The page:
Narrative Essay On Catcher In The Rye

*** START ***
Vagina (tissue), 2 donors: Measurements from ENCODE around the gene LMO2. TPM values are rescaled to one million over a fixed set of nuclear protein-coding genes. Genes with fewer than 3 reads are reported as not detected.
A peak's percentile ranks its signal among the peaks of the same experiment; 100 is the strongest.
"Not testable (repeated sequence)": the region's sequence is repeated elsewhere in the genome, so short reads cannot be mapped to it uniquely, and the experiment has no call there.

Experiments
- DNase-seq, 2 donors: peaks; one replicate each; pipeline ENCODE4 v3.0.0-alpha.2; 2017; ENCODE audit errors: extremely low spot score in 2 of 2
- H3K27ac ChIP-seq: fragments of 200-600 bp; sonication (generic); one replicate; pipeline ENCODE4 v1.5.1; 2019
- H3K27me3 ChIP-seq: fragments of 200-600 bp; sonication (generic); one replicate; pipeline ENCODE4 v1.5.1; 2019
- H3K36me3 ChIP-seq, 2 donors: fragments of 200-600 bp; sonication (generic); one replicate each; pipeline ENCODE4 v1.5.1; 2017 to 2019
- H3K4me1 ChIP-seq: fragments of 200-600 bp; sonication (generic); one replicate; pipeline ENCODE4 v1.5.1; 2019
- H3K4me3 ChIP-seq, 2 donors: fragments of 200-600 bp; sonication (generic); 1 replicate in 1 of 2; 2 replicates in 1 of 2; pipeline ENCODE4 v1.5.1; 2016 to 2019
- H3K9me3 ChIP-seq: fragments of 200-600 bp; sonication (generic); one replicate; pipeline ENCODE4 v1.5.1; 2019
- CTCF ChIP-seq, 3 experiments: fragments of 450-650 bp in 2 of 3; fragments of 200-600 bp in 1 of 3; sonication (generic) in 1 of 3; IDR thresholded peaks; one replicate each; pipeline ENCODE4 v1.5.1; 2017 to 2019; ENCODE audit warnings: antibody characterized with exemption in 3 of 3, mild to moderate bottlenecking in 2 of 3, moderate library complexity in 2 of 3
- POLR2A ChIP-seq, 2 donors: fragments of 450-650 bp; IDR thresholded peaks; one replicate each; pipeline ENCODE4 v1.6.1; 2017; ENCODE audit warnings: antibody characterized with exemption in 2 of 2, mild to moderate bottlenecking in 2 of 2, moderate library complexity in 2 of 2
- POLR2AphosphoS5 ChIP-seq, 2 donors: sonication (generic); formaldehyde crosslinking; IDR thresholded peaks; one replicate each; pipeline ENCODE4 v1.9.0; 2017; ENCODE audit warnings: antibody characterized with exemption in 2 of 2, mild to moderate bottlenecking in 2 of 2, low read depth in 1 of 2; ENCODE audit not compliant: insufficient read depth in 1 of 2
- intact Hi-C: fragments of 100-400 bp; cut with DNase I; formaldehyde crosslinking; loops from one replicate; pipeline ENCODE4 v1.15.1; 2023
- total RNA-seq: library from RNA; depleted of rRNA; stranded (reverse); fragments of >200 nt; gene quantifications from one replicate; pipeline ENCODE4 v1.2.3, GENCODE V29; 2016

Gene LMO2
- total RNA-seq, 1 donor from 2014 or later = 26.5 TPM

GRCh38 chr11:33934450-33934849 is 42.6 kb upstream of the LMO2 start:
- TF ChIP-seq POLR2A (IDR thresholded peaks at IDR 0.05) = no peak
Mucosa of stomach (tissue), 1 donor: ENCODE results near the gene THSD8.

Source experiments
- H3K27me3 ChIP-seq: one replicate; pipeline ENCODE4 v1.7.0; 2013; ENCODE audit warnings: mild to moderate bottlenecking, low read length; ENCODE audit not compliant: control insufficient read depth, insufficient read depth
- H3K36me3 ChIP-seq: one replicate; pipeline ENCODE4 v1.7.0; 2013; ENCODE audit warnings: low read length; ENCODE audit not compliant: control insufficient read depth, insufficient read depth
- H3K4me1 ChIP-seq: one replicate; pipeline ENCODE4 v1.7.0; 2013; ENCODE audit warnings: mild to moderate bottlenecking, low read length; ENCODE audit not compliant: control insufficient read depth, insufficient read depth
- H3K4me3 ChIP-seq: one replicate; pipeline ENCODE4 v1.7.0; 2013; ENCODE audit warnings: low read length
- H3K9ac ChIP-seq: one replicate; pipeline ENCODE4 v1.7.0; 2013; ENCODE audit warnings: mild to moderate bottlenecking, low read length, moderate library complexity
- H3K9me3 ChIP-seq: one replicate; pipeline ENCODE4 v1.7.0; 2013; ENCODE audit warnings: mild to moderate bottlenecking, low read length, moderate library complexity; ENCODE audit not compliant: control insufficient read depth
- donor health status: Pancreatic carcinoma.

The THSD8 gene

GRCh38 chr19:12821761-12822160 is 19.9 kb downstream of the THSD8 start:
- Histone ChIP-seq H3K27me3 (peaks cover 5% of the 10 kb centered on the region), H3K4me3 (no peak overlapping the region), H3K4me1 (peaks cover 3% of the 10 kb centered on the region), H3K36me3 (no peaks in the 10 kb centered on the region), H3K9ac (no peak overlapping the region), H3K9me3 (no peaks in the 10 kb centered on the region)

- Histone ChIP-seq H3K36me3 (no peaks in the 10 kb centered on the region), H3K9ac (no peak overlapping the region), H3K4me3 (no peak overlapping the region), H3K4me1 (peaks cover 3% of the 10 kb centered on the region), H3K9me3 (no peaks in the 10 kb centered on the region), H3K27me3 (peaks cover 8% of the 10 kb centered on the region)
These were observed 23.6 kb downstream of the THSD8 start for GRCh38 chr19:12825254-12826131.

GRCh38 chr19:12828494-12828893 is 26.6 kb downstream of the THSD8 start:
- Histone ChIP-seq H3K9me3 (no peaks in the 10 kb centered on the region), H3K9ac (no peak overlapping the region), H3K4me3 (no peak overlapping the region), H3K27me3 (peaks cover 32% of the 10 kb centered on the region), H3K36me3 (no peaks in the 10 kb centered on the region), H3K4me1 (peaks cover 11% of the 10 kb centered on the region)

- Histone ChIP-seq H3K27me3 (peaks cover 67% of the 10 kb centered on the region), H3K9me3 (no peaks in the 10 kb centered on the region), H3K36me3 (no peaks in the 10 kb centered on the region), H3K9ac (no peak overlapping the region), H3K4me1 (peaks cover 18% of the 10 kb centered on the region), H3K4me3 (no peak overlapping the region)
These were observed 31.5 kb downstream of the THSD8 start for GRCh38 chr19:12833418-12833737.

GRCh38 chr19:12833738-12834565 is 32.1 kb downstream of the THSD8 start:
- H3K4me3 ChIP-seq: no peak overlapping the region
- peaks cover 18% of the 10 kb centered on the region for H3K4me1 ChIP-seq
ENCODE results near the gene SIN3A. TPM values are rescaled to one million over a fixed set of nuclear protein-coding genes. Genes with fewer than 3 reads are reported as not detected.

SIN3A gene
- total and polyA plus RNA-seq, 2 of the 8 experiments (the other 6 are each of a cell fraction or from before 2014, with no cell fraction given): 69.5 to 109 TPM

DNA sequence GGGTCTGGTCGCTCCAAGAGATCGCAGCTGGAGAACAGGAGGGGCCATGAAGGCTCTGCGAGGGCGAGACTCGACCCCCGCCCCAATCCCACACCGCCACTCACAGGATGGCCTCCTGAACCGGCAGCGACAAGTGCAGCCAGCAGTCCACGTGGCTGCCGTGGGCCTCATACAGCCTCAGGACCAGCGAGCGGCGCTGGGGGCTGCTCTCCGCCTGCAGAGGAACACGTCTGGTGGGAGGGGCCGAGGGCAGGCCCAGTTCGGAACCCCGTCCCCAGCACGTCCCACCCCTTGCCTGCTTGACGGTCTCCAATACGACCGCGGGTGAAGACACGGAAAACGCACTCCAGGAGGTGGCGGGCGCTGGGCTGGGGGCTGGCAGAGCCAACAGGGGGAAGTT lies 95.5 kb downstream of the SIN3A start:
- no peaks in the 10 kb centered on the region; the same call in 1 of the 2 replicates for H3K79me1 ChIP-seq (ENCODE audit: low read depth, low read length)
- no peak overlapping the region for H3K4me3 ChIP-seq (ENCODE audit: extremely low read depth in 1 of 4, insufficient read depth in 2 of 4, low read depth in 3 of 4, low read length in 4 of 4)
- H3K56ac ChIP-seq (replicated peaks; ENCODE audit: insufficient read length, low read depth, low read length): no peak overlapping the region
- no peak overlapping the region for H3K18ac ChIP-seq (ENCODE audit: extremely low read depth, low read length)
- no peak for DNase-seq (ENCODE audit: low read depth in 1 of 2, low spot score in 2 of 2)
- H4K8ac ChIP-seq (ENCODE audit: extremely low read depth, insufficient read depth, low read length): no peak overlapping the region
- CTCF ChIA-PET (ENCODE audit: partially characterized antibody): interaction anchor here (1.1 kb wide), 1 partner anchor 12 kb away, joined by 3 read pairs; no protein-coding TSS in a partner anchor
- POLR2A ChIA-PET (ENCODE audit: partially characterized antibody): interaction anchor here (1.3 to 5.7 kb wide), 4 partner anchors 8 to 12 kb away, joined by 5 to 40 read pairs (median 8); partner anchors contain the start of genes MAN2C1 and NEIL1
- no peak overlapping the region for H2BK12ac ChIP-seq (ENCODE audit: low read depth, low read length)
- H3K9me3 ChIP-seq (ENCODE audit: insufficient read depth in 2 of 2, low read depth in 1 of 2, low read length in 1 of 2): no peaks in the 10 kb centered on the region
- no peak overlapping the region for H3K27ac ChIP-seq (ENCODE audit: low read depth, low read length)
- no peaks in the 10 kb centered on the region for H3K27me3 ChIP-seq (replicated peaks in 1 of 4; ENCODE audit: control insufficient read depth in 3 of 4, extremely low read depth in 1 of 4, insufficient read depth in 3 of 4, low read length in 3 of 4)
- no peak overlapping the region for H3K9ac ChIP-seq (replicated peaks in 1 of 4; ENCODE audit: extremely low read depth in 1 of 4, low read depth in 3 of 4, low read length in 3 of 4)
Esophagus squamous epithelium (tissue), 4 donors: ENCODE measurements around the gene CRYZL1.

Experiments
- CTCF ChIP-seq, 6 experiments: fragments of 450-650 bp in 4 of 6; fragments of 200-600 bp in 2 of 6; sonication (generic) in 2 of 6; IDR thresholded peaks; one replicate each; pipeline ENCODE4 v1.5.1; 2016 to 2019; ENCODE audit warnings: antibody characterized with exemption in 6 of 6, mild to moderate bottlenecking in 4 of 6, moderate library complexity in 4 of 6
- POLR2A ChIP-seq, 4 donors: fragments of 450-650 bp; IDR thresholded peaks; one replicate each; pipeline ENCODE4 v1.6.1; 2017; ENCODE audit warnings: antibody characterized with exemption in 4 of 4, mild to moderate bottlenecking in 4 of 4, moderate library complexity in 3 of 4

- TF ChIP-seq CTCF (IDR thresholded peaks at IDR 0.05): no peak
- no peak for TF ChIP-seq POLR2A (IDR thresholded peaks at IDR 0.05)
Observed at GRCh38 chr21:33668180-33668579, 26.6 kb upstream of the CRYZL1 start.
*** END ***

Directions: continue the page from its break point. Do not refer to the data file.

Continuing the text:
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McKenzie Duncan Mr. Renouard History 27 April 2014 The Catcher In The Rye J.D Salinger’s, The Catcher in the Rye is perhaps the most intriguing book in American Literature. The Catcher in the Rye’s theme of teenage rebellion has made it a focus in classrooms around the world. The author leaves much of the book for the readers own interpretation. Many people, especially teenage boys have related to the main character's thoughts and feelings, allowing this book to touch and influence those who have read it. Not only does this book reflect its time period, but it greatly influence an entire generation. This book exposes the social changes that occurred in the 1950’s. A culture that was once known for prudence quickly transformed into a new rebellious society. The Catcher in the Rye is a story about a teenage boy who struggles with the harsh reality of growing up and dealing with his own troubles. This story begins with the main character Holden failing out of school. Holden seems to have problems wherever he goes. He writes an essay about his brother Allie who died from leukemia. His roommate insults the essay causing Holden to punch him in the face. He runs away from school after getting into a fight with his roommate. He stays inNew York City until the remainder of the school year is over. On the subway to the city he tells made-up stories to other passengers. Once he makes it to the city he checks himself into Edmont Hotel. While exploring the city he seems to simultaneously explore his sexual curiosity. He says “In my mind, I'm probably the biggest sex maniac you ever saw” (34). He flirts with several women eventually sparking an interest in a prostitute. The Prostitute who goes by the name of, “sunny” gets frustrated ... ... middle of paper ... the American society that social norms were abruptly changing. Holden’s excessive cursing was seen by the public as inappropriate however, Donald P. Costello states, “Most critics who looked at The Catcher in the Rye at the time of its publication thought that its language was a true and authentic rendering of teenage colloquial speech” (251). The Catcher in the Rye, encouraged a social revolution. Robson, L. (2010). To have and to Holden. New Statesman, 139(4987), 50. Costello, Donald P. "The Language Of The Catcher In The Rye." Critical Insights: The Catcher In The Rye (2011): 251-264. Literary Reference Center. Web. 27 Apr. 2014. Catalano, Christina. History Department at Digital Commons @ IWU. Vol. 3. N.p.: n.p., 2002. Digital Commons @ IWU. Web. 27 May 2014. .
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